The current line up — and there are the numbers:
Total them up, onwards? Nearly 60 million views. That’s crazy — but it’s worth bearing in mind that the nature of Old Spice is a long running legacy of success — early 20th century, it was successful, post P&G, still selling; and now it’s moving into another tier of Still, the point is that the story rolls and the repositioning of the Old Spice looks for a new portal to explain the nature of the telling. And the story rolls and rolls. Still, even with the millions of views, this isn’t the best — it’s the top third in the draw, as of the most recent call. The campaign built and reflected on itself — and like we’ve referenced, it’s a matter of reflectivity – what’s told in the community can come from the community. The story goes two ways. So the modeling of the viral messaging moves into “response” mode. Ad Age offers: “The next campaign to do it will probably feature Old Spice’s Isaiah Mustafa, not for the original “Man Your Man Could Smell Like” TV ad, but the “Responses” campaign, where Mustafa recorded customized replies to folks like Kevin Rose, George Stephanopolous, Gizmodo and Biz Stone.”
Current facebook, with testing reach
Surely, with all the social mediators out there, the idea of me intelligently commenting is less than fortified. My reach is about historical brands, the link to scent, the evolution in the telling of the story. In this instance, the idea one story sequencing to another, but built around the premise of a singular personality (and reflecting around that person and the story revealed) — it’s something to the notion of the human brand, and the connection of a telling of persona that attaches to the richness of the product.
There are comments floating out there that even with all that — the millions of hits of reflective views — the viral videos were really part of a wave of similarly framed promotions — men’s body wash — and that tide did raise all ships, as noted here. There’s another closing positioning, of course — and with all the efforts, online or otherwise, print or video, viral or directed — what’s really pushing the product? What’s the point — notes here: about that floating the boat, the fleet shall rise — “Old Spice body wash sales of $5.2 million for the four weeks ended Aug. 8. That’s up 30% vs. a year ago but down 30%-33% from the prior two periods. The latest period is when the Procter & Gamble Co. brand blew through all prior records for viral video viewership thanks to a series of customized videos by Mr. Mustafa and Wieden & Kennedy, Portland, Ore., created for the likes of Perez Hilton, Alyssa Milano and Guy Kawasaki.”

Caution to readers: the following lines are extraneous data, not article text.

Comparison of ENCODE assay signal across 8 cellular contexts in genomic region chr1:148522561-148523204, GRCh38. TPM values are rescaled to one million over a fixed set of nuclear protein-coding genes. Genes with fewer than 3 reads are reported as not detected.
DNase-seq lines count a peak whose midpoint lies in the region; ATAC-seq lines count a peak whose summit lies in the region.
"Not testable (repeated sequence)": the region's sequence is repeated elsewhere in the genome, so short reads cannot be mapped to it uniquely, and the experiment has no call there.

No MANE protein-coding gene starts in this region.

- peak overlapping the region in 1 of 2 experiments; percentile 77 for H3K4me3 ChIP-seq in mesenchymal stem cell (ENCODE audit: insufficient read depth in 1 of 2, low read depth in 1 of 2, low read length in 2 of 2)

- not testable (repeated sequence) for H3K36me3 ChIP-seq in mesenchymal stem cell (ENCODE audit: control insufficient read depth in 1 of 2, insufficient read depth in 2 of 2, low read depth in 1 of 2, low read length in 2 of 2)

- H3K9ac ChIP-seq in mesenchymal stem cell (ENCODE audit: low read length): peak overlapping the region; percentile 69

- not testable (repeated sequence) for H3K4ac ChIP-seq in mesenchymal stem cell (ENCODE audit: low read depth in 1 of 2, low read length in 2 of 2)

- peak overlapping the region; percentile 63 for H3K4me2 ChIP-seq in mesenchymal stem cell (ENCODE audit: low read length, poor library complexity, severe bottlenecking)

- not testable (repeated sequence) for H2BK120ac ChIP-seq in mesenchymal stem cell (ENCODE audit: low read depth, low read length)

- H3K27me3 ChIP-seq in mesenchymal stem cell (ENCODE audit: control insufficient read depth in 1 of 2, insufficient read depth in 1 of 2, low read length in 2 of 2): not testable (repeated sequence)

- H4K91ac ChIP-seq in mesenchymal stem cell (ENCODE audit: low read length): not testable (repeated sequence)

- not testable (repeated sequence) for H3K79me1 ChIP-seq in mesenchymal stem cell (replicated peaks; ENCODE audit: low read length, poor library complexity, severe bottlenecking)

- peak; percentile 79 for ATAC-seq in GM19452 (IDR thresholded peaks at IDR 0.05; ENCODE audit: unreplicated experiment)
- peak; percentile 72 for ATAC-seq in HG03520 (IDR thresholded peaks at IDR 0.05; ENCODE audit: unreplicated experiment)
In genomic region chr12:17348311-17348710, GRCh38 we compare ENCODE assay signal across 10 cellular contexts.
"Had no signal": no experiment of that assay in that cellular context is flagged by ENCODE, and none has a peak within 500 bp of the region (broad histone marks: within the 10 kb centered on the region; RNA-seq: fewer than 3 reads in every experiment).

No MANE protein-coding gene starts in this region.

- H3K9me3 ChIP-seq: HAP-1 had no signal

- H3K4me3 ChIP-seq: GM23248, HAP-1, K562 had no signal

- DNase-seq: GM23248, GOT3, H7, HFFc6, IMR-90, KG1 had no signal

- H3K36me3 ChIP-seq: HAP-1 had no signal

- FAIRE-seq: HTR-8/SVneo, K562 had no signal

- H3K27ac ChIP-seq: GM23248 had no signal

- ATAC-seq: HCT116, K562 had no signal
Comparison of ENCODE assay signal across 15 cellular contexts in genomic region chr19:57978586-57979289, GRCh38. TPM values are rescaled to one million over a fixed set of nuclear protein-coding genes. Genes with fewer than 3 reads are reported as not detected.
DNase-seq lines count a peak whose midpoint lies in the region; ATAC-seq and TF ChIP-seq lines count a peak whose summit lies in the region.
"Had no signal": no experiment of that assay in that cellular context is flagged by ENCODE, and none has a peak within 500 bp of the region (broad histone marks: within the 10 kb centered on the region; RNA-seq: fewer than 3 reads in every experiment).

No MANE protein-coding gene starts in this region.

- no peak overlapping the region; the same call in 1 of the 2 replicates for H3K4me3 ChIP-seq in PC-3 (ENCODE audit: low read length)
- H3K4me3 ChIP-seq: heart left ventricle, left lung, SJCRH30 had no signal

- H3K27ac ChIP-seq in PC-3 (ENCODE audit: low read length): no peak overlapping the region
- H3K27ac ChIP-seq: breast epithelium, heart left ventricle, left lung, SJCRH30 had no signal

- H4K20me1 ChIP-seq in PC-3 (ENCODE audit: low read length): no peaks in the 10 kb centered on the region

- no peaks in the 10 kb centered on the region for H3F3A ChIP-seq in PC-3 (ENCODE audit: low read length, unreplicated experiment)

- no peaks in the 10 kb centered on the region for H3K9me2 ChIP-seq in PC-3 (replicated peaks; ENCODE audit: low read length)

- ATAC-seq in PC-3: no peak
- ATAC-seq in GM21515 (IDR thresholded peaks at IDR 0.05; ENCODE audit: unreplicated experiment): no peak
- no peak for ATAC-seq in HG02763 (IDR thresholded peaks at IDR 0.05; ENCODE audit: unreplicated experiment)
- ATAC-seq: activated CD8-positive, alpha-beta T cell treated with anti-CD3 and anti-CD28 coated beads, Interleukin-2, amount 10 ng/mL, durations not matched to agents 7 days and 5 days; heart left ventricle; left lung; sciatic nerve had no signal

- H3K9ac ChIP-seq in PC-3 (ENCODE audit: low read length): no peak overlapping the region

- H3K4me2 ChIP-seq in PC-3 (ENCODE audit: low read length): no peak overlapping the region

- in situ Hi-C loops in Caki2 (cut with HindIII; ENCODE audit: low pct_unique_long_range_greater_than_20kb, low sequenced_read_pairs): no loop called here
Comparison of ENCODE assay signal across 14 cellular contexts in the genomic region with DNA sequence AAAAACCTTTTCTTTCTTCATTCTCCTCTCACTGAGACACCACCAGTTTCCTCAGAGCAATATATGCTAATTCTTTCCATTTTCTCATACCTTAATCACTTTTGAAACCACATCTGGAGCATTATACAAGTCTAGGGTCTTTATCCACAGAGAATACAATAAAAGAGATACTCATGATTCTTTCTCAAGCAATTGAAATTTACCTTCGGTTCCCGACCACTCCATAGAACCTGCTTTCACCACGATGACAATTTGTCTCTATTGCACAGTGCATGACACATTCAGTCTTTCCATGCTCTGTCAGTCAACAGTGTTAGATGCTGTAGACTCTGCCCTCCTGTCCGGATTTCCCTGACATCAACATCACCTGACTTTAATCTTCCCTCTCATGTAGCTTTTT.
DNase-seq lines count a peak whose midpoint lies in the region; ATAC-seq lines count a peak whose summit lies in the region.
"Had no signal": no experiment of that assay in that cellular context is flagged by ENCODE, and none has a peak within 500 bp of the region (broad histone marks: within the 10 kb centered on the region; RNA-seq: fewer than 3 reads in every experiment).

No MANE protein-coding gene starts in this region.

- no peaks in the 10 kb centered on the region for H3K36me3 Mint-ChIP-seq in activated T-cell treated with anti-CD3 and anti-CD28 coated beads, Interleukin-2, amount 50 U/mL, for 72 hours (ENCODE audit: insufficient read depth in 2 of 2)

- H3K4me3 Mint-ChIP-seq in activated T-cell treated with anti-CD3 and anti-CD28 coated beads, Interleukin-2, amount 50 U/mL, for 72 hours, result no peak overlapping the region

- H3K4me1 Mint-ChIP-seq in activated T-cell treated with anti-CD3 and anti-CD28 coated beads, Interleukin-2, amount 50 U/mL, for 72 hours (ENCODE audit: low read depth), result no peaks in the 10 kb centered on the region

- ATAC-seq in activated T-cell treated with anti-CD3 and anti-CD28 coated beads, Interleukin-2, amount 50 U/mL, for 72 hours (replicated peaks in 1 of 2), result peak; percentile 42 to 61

My question might be: is there any connection to the past, or is that telling abandoned, and it’s really only about the immediate presence. Going back, to the nature of the archetype, the mythic dimensionality of the brand — male spirit, the masculine scenting sequence — the “men notes” of fragrance — and this too attached to the nature of the sea-borne adventurer, sailor on the oceans of legend — it goes on.
I found this in my cabinet, at the island studio — amazing, I have no idea how old it is. But it still smells good. Kind of uniquely alcoholic — a aldehydic spritzer, hardened bar — but memorable.
T I M | BLACKROCK, IDAHO
H U M A N S, F R A G R A N C E + S O C I A L M E D I A | S t r a t e g i e s
What’s the deal with this? More corvid branding…?!?